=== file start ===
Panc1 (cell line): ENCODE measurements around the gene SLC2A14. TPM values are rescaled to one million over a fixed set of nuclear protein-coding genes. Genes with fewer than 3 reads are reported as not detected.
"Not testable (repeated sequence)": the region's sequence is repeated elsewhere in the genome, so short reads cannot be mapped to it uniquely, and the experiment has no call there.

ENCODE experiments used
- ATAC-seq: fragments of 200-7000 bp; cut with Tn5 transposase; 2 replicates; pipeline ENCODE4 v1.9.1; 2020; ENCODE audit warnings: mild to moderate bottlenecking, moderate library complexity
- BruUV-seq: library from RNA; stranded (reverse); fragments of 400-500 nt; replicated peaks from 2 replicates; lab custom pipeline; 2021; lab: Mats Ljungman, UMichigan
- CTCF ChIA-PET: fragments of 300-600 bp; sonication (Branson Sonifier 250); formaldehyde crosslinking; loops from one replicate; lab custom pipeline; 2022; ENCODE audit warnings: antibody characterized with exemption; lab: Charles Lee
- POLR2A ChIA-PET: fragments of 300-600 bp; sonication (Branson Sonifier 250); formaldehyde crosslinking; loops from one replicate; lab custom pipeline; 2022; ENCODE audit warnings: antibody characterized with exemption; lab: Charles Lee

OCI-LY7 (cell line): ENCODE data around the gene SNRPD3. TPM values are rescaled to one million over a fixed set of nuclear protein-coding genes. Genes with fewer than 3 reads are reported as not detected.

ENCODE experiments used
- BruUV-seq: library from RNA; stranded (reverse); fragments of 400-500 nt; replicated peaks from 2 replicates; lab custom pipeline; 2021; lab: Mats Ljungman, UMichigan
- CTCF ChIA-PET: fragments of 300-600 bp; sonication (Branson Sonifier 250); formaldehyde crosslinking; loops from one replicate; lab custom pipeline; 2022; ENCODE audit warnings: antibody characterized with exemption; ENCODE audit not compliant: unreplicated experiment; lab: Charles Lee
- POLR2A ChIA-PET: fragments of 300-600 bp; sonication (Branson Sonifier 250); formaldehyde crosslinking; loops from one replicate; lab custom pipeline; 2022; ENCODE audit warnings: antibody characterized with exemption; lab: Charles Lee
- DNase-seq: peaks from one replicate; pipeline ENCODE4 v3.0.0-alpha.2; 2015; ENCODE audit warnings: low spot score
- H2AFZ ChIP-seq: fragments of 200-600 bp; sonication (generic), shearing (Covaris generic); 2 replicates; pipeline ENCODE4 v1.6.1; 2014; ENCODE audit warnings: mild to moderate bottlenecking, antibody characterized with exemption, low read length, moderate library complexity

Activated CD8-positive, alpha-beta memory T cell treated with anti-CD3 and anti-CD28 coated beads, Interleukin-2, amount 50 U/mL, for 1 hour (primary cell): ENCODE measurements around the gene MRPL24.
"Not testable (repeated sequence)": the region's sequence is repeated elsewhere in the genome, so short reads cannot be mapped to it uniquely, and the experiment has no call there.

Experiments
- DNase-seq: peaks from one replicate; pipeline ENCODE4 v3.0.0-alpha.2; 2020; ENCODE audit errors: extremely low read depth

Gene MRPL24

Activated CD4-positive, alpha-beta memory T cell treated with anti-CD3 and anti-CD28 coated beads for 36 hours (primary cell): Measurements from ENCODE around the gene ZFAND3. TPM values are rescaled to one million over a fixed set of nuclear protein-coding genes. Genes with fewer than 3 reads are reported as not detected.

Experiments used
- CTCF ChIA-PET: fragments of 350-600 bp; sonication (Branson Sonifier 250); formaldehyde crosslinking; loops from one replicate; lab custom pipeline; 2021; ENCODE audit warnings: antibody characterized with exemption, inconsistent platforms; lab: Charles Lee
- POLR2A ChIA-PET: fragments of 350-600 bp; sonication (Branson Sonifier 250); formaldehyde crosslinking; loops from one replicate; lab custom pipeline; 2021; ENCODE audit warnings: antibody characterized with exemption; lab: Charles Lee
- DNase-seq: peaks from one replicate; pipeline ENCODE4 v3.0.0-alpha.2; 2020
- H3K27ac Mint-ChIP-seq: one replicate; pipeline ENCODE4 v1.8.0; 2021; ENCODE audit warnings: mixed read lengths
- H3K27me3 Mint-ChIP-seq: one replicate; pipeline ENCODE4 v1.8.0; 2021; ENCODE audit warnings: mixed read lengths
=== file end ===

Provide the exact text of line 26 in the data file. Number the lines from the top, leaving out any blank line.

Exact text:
- H3K27me3 Mint-ChIP-seq: one replicate; pipeline ENCODE4 v1.8.0; 2021; ENCODE audit warnings: mixed read lengths